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U.S. Peace Mission to Mideast Stymied by Border Hostilities

July 14, 1993
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American envoy Dennis Ross’ visit to the Middle East this week did little to boost the Arab-Israeli peace process, which was overshadowed by a surge of violence in southern Lebanon.

Though Ross shuttled back and forth between Israel and various Arab capitals, holding a myriad of meetings with political leaders and peace negotiators, his team appeared to make little progress in breaking the deadlock in the talks, which recessed in Washington two weeks ago after a fruitless 10th round.

Ross’ message midweek was essentially that the long, hard, frustrating slog continues. “Clearly, this is a process where discussions are designed to find ways to narrow gaps,” he told reporters, avoiding specifics.

“I think it is clear we have to get comments from both sides, and that’s what we are in the process of doing,” he said.

Ross, the U.S. coordinator of the peace talks, arrived in Israel last Thursday and proceeded to make stops in Egypt, Syria and Jordan. He returned to Israel on Monday for further talks with Palestinians and Israelis, and was expected to leave before the end of the week.

Israeli sources said the American team was “moderately optimistic” as a result of the talks in the region. The Israelis said the Americans were satisfied that both Israel and the Palestinians were prepared to regard a U.S. draft proposal as a serious basis for a joint declaration of principles.

But Palestinian negotiators noted that they presented the American team with their own draft statement.


Ross himself added, encouragingly, that “everybody is very serious in that effort.” He declined, however, to speculate publicly as to whether or when U.S. Secretary of State Warren Christopher might himself fly into the region.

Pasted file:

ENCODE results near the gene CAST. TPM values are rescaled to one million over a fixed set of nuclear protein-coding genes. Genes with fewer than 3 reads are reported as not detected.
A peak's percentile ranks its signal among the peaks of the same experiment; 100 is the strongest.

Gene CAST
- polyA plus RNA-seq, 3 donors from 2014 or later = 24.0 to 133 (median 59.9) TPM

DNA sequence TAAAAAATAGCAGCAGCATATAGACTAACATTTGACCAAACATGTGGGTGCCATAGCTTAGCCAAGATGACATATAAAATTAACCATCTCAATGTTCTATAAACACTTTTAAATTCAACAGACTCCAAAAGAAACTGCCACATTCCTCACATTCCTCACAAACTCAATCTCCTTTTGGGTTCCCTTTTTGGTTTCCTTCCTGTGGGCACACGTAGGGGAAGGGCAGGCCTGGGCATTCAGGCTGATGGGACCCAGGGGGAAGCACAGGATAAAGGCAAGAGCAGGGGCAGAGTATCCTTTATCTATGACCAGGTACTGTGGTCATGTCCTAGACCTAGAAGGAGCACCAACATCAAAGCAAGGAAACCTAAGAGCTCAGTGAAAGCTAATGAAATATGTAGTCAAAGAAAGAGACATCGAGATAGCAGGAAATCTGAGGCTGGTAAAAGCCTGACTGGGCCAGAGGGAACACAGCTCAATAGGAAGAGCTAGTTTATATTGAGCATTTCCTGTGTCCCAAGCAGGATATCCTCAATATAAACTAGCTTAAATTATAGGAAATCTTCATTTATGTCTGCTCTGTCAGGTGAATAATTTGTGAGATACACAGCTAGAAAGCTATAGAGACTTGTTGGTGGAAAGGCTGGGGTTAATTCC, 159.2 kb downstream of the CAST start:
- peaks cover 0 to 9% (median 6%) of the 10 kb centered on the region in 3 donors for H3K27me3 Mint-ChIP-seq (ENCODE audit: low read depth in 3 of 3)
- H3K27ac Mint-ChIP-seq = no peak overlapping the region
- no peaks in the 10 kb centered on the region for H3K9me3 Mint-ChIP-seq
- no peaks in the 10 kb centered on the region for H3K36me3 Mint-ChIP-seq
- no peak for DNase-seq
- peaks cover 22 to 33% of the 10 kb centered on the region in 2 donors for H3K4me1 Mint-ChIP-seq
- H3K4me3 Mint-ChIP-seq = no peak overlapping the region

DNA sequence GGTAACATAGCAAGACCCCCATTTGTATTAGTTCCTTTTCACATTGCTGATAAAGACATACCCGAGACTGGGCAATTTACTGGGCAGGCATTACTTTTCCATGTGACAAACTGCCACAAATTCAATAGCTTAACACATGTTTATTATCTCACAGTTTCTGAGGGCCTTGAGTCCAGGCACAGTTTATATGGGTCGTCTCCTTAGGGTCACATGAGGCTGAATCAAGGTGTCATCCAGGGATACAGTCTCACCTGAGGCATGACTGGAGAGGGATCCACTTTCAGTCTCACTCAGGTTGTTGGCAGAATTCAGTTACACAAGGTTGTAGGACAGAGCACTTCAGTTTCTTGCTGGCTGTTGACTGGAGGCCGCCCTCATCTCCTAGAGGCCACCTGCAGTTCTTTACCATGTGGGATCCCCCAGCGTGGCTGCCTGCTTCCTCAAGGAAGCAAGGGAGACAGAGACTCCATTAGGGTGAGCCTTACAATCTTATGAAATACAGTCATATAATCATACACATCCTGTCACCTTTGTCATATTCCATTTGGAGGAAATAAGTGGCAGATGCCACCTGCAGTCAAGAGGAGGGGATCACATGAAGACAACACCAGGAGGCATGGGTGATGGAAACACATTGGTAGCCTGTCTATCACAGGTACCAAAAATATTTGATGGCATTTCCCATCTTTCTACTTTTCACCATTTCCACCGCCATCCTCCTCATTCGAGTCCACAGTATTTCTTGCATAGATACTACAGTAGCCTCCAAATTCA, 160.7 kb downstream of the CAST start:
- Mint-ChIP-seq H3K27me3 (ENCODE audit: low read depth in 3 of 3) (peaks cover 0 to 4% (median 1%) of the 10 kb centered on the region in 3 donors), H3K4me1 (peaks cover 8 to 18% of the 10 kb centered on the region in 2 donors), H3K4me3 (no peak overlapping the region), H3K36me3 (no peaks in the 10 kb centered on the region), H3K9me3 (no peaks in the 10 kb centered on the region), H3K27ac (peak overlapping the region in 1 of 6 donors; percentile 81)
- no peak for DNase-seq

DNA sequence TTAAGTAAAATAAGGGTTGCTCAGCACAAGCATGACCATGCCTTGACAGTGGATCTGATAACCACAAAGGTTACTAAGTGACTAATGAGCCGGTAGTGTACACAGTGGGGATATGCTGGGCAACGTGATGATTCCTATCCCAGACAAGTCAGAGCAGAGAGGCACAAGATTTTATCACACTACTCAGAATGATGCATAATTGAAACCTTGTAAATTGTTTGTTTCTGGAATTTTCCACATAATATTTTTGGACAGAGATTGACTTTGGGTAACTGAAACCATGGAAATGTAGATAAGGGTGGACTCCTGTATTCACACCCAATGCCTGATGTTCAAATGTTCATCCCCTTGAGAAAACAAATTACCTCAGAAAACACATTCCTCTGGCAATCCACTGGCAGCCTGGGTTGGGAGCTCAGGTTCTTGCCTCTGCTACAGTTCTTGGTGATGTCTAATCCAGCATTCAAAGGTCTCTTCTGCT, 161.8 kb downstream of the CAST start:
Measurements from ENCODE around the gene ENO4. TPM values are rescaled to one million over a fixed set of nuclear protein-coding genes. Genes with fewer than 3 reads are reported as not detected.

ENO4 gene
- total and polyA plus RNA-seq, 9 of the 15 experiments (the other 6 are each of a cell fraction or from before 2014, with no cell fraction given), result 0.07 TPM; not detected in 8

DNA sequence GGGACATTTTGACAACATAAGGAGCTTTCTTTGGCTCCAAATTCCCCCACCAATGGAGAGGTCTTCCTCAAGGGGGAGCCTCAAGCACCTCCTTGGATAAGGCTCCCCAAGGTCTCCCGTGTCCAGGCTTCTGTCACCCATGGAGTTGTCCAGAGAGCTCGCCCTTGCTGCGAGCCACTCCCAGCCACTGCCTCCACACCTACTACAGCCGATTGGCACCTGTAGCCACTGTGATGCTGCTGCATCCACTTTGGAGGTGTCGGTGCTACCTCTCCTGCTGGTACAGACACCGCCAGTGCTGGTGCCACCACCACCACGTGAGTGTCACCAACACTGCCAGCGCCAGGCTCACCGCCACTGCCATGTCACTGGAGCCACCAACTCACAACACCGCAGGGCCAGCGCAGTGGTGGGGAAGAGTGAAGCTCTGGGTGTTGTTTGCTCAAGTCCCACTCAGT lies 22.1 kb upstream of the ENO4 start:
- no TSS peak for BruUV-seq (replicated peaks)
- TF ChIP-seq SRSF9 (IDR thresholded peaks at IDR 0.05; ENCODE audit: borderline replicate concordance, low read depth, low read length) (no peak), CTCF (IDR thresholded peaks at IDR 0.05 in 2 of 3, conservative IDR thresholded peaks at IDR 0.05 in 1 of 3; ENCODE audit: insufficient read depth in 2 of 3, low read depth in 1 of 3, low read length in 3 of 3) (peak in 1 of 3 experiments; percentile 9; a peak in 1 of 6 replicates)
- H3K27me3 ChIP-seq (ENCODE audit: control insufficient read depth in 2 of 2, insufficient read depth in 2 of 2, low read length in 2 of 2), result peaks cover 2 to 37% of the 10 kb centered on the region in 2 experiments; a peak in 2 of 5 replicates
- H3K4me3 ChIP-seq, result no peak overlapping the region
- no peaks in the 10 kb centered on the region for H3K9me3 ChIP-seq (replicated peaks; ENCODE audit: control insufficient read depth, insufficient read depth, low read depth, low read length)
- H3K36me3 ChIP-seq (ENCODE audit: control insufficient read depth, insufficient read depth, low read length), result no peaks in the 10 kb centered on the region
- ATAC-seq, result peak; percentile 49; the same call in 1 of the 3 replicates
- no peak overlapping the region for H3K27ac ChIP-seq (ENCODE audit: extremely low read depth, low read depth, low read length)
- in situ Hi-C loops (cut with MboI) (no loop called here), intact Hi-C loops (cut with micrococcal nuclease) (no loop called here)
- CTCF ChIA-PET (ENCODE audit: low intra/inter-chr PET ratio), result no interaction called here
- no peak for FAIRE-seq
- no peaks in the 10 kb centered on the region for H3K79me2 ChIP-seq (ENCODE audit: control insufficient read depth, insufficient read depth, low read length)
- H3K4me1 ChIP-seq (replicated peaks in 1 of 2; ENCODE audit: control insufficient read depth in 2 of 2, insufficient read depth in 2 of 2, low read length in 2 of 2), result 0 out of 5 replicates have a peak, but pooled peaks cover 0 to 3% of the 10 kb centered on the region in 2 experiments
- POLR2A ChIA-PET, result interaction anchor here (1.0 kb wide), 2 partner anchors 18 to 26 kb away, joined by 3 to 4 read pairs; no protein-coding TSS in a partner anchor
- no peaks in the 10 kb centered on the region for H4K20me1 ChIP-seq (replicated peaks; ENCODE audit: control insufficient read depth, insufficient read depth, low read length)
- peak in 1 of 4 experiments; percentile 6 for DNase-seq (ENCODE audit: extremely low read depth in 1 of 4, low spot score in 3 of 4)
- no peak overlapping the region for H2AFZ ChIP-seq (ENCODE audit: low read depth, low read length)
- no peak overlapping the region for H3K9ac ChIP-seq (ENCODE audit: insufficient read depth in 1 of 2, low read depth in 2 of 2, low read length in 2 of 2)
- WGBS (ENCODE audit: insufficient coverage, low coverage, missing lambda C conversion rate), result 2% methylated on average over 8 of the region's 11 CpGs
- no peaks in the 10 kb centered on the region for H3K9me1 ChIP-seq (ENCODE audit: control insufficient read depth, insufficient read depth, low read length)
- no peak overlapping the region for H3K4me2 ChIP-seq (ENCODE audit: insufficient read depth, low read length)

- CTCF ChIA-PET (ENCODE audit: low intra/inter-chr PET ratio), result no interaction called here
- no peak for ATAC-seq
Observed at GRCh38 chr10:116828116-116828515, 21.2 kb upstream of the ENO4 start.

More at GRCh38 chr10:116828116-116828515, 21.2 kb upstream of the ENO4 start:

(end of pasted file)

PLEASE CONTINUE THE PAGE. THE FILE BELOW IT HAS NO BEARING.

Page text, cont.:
Foreign Minister Shimon Peres told an Israel Radio reporter that his impression was that Ross would recommend that Christopher make the personal trip.

Everyone involved in the negotiating effort — including Christopher himself — has indicated that a trip by the secretary would signify a meaningful breakthrough.

But it is believed that Christopher will come only if he can attend the signing, by Israel and the Palestinians, of the declaration of principles that has so far eluded them and remains the substance of the present logjam.

Peres, nearly always upbeat with his statements on the peace talks, could only say, “What is clear is that all parties are interested in continuing the peace process. No one has abandoned it.”

Sources on both sides point to the issues of Jerusalem and the jurisdiction of a future autonomy plan as the two sticking points still under intense discussion.

Adding to the obstacles confronting Ross’ peace mission was a series of violent clashes in southern Lebanon that sidetracked his discussions in the region.

Five Israeli soldiers were killed in two separate incidents on Thursday and Friday of last week, with another soldier critically injured and seven more recovering from lighter wounds.

Katyusha rockets fired into northern Israel and retaliatory shelling by Israel and its allied South Lebanon Army once again disrupted civilian life on both sides of the border.


The United States urged restraint in a public statement Monday, as Lt. Gen. Ehud Barak, the Israel Defense Force chief of staff, and Cabinet ministers warned that Israel was considering sharp counter-blows against the Islamic fundamentalist Hezbollah and Palestinian guerrilla groups in southern Lebanon responsible for the escalation.

Israeli sources singled out Ahmed Jabril’s Popular Front for the Liberation of Palestine-General Command, whose headquarters are in Damascus. Prime Minister Yitzhak Rabin charged that arms from Iran are reaching southern Lebanon via Damascus and called upon Syria to block the arms route.

Rabin reportedly sent a message, via Ross, to Syrian President Hafez Assad, warning him to rein in Hezbollah and the Palestinians.

On Tuesday, reports from Lebanon said the Beirut government had ordered Jabril to leave the country, after he held a news conference at the Ein Hilweh refugee camp near Sidon.

Ross and his team discussed the security situation Tuesday with Rabin, Deputy Defense Minister Mordechai Gur, Barak of the IDF and other senior officials.

The session originally had been intended to wrap up Ross’ diplomatic shuttle in the area and be devoted to issues holding up the peace talks. Instead, a considerable part of the time was taken up with the Lebanon border situation.

Israeli sources said after the meeting that Ross had returned with no specific reply for Rabin from Assad. Nevertheless, Cabinet Secretary Elyakim Rubinstein reported somberly in public comments: “Our concern is fully known — both in Washington and in Damascus.”

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